Poverty and the Workhouse

The wealth of the mansions was in great contrast to the impoverished countryside. Agricultural labourers were paid only when work was available. They were seldom far from poverty.

Stoneheal Cottage by Kathy Atherton
Stoneheal Cottage by Kathy Atherton

Life was hard in the early 19th century. The innovations of the agricultural revolution were ineffective on clay soils. Local farmers could not compete with market prices once cheap corn could be brought in from elsewhere. Fields were withdrawn from production and labourers put out of work. By the 1820s many families were relying on the poor rates for survival.

Stoneheal Cottage in South Holmwood was one of two cottages with gardens, orchards and rights of common kept by Dorking Overseer of the Poor Nathanial Wix in the 1790s. There he provided work to paupers in return for their keep.

Cotmandene Almshouses by J. Hassell
Cotmandene Almshouses by J. Hassell

Though there was a workhouse in South Street, the parish often made maintenance payments to poor families. But the mass poverty of the 1820s was a huge burden on rate payers. Dorking parish officers tried to persuade farmers to take on labourers at subsistence rates, but this forced wages lower as struggling farmers let go higher paid labourers. And as poor rates increased, cashless smallholders were forced into bankruptcy, creating further dependence on the rates.  The almshouses on Cotmandene provided relief to a small number of elderly people.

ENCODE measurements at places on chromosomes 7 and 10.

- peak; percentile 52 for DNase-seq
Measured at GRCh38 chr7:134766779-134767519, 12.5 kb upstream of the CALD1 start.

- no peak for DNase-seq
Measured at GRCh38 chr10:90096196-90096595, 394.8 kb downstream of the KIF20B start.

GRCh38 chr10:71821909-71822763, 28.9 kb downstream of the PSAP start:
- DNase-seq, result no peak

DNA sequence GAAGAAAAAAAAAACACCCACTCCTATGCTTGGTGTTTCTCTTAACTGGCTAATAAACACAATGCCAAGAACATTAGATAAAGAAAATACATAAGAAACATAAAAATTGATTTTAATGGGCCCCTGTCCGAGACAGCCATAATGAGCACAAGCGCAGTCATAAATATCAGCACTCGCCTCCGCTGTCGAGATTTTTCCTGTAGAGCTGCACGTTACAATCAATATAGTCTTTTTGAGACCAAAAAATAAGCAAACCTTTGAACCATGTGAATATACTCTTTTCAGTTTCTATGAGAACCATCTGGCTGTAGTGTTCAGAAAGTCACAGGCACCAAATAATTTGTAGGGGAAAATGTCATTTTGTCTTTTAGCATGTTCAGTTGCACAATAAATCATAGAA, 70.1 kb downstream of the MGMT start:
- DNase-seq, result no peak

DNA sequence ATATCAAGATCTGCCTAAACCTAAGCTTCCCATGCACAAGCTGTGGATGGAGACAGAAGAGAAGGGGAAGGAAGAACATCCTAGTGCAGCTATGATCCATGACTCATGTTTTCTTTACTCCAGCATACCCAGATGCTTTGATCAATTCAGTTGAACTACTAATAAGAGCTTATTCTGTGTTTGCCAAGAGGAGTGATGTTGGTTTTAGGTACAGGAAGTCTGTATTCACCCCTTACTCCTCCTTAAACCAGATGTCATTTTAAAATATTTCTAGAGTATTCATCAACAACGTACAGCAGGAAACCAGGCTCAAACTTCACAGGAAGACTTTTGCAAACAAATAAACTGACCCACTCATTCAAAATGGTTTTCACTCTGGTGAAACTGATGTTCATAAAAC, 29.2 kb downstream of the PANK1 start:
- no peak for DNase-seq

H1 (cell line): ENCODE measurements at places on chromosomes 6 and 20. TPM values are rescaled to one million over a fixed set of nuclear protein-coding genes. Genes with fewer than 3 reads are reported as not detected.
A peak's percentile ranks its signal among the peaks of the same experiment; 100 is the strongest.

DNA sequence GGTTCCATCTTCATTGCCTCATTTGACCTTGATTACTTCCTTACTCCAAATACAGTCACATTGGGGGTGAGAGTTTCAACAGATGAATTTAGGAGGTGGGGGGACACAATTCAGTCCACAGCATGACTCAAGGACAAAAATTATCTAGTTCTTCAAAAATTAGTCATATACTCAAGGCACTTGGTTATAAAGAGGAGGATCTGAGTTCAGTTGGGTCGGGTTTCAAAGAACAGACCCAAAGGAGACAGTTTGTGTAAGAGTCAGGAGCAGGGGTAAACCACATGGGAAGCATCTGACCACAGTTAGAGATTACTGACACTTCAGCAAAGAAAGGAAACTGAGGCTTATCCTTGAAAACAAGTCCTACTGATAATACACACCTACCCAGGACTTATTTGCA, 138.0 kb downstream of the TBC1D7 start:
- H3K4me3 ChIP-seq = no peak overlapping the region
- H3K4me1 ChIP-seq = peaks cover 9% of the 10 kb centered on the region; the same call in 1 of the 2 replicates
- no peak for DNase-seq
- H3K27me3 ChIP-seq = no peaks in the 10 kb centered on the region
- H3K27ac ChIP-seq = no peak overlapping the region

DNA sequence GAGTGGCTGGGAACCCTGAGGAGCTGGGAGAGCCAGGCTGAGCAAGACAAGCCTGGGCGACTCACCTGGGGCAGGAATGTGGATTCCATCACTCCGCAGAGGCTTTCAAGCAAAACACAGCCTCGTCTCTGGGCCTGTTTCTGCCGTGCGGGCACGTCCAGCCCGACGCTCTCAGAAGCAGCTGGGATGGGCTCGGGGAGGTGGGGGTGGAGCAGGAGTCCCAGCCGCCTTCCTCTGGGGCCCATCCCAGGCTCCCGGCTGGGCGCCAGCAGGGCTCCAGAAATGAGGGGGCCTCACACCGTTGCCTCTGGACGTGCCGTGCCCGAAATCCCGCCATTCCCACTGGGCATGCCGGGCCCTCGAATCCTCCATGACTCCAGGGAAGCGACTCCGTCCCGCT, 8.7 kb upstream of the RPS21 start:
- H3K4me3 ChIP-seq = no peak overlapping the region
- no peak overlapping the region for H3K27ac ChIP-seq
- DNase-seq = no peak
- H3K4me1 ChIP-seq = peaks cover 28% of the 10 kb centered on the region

Holmwood Common PosterIn 1834 the Dorking Poor Law Union was established, covering Abinger, Capel, Dorking, Westcott, Coldharbour, Effingham, Mickleham, Newdigate, Ockley and Wotton. In 1841 the new Union workhouse was built on the Dorking Hospital site. ‘Outside’ relief would only be given in exceptional circumstances; those in poverty would now have to enter the workhouse.  Holmwood Common came under pressure in this period from desperate people pillaging its resources – illegally burning lime, stealing gravel, ferns and bracken – and from smugglers and highway robbers. It was, claimed millionaire Thomas Hope, ‘a harbour for thieves, vagabonds and idle and disorderly people’. He supported enclosing it, claiming that selling it off would remove the opportunity for idling and create more legitimate work, so relieving costs to ratepayers. But the argument prevailed that this would throw households with legitimate rights of common into destitution, unable to survive without rights to take wood and graze their animals, resulting in even higher poor rates.

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